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Coronavirus restrictions in Scotland
Mainland Scotland and some islands are currently in lockdown with a stay at home guidance.
Second phase of return to education from March 15 confirmed
All primary school pupils are due to return to school from Monday, March 15, First Minister Nicola Sturgeon has confirmed.
And all secondary school pupils will be given some time in school between March 15 and the Easter break, with a full return after the Easter break.
It was stressed that the changes would take effect unless concerns around the spread of the virus arise in the meantime.
An update on changes to Level 4 restrictions from March 15 is due to be presented to the Scottish Parliament next week, with a firmer timetable for what will happen after April 26 to be outlined a week later.
Support was also given for the resumption of competitive football in Scottish League 1 and 2, the Scottish Women’s Premier League 1, and certain Highland League teams for the purposes of playing Scottish Cup ties.
The First Minister says the vaccination rollout remains on course to offer a first dose to all the over 50s, all unpaid carers and all adults with an underlying health condition by mid-April.
She added that there may be some vaccine supply issues which could affect appointments but are not expected to affect the mid-April target.
Case continue to decline, statistics suggest, with the average test positivity rate now below 5% in Scotland, as well as a fall in hospital admissions and of those in intensive care.
Second phase of return to education
The next phase of reopening education will take place on Monday, March 15.
On that date, all children from P4-7 will go back to school on a full-time basis. All primary school children will also be able to return to regulated childcare, including after school and breakfast clubs.
A phased return to secondary schools from 15 March will also take place, with the expectation that all secondary school pupils will be back in school on a full-time basis following the Easter holidays.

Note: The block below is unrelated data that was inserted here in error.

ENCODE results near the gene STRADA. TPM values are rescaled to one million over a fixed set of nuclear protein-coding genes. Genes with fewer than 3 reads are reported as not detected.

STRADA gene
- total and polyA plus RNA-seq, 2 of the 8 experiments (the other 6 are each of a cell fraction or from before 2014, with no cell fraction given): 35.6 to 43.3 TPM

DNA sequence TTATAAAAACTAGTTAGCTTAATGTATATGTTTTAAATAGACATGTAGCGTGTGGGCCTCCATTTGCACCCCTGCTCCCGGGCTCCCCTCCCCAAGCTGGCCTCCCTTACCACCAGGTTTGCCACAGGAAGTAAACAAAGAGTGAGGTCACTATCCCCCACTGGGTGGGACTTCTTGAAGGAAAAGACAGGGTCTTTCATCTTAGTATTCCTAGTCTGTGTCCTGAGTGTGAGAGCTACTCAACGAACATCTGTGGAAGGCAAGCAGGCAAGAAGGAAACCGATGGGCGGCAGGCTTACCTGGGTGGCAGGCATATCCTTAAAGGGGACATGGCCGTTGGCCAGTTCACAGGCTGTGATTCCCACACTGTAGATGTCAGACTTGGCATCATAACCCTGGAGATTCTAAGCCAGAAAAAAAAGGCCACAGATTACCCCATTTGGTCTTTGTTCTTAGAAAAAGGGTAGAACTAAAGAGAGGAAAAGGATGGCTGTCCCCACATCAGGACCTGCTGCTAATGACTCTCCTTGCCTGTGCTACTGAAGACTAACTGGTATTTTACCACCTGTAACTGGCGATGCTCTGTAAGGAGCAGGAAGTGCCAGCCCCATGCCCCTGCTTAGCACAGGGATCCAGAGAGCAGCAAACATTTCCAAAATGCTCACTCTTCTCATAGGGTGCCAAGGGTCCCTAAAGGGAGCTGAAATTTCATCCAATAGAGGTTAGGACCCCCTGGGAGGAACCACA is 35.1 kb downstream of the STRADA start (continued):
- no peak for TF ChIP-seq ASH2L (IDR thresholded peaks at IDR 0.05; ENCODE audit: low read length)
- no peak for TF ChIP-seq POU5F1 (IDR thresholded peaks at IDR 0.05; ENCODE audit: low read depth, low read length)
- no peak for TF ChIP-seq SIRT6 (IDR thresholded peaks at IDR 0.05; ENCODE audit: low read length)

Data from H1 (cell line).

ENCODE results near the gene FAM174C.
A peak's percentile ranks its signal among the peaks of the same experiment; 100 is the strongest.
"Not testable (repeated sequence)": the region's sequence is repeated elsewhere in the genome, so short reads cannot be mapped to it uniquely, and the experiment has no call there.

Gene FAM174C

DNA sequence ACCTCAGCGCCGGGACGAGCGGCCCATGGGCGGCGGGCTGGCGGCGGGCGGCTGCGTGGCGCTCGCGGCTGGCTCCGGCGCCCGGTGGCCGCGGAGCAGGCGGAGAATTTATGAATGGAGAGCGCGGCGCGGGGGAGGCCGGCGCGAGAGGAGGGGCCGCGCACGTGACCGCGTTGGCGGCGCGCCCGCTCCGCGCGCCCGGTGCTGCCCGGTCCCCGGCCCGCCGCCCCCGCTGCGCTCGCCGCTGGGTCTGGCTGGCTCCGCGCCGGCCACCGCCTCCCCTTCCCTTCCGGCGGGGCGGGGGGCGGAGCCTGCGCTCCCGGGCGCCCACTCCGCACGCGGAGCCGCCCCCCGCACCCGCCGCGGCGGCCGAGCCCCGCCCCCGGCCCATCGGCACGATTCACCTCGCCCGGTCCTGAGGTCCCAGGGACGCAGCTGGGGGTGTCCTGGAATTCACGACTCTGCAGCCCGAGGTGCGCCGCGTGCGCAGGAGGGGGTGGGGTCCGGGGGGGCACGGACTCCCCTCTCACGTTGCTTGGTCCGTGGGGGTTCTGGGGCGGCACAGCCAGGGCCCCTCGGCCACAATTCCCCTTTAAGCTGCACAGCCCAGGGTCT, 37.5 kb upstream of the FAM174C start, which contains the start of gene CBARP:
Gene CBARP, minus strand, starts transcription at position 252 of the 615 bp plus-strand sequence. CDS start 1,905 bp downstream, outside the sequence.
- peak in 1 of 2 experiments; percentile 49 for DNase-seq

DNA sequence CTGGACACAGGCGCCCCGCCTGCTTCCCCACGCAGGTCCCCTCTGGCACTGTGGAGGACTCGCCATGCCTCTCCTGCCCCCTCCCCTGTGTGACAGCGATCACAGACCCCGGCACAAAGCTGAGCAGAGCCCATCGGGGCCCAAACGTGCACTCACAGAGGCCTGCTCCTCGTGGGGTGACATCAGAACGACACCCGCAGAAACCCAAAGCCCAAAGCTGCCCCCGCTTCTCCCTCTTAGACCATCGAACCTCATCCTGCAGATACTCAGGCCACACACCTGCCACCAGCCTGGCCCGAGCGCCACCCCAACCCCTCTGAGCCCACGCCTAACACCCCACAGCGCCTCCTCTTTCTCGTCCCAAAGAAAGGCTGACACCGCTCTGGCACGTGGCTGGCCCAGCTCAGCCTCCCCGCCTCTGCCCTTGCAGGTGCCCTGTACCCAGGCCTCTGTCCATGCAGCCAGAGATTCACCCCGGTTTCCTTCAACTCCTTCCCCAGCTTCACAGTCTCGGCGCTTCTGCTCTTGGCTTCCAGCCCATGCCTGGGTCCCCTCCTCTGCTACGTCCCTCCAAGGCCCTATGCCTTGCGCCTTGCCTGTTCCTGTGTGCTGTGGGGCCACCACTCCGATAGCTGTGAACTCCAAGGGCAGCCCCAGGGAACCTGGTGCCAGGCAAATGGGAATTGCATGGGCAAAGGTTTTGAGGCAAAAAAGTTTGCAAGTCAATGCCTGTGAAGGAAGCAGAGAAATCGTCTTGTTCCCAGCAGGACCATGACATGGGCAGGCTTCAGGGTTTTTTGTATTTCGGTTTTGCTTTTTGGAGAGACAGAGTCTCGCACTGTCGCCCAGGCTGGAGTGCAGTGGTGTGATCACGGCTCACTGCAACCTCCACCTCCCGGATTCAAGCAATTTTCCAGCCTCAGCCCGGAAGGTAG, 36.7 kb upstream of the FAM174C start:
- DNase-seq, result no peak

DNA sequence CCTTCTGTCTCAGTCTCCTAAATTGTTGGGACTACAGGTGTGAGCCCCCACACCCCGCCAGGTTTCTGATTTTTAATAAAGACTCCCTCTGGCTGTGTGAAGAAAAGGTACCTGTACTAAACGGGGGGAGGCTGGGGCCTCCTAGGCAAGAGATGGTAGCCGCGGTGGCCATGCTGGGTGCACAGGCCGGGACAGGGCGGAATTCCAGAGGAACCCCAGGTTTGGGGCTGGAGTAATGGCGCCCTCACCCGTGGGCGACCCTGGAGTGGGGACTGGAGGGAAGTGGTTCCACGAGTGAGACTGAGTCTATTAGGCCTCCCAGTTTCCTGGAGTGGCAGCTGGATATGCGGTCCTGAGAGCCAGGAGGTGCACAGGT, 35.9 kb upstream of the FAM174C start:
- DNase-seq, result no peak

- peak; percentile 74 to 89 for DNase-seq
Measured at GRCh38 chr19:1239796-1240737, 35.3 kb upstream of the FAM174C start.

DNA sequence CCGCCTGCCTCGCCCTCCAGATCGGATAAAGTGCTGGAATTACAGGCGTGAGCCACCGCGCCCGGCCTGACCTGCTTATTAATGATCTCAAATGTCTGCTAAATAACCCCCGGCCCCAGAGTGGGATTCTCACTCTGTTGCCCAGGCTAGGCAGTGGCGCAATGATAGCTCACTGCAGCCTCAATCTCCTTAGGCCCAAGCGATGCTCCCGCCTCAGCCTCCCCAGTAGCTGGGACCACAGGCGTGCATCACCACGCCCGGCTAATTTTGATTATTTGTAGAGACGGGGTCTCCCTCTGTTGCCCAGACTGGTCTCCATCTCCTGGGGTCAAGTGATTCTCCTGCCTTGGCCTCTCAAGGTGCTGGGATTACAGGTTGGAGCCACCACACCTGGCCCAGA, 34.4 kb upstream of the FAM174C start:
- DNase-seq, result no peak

Between March 15 and the Easter break, students in the senior phase of secondary school (S4-S6) who are taking national qualifications will have priority for face-to-face lessons in school.
All children in secondary school will receive some in-school education each week up to the Easter break and then returning to full time following that.
Local authorities are being given flexibility in how to implement the phased return, to allow councils to take account of local factors in deciding how to make the return as safe as possible. And as outlined above, the changes are dependent on continued good progress in reducing transmission of the virus.
Safety in schools
The current requirement for 2m physical distancing in secondary schools will continue until at least Easter and, when secondary schools return, face coverings will need to be worn at all times.
Lateral flow testing for all school staff in primary, secondary and special schools, and all secondary school pupils in years 4, 5 and 6 will continue to be offered twice-weekly.
The First Minister went on to thank education staff, pupils and parents for their efforts and support over the past few months.
“The final point I want to make here is to say thank you – firstly to all school leadership teams, and all school staff, including of course all teachers, for everything that that has been done to support our children and young people in the last few months,” she said.
“I know everyone is looking forward to having children back in the classroom as soon as possible.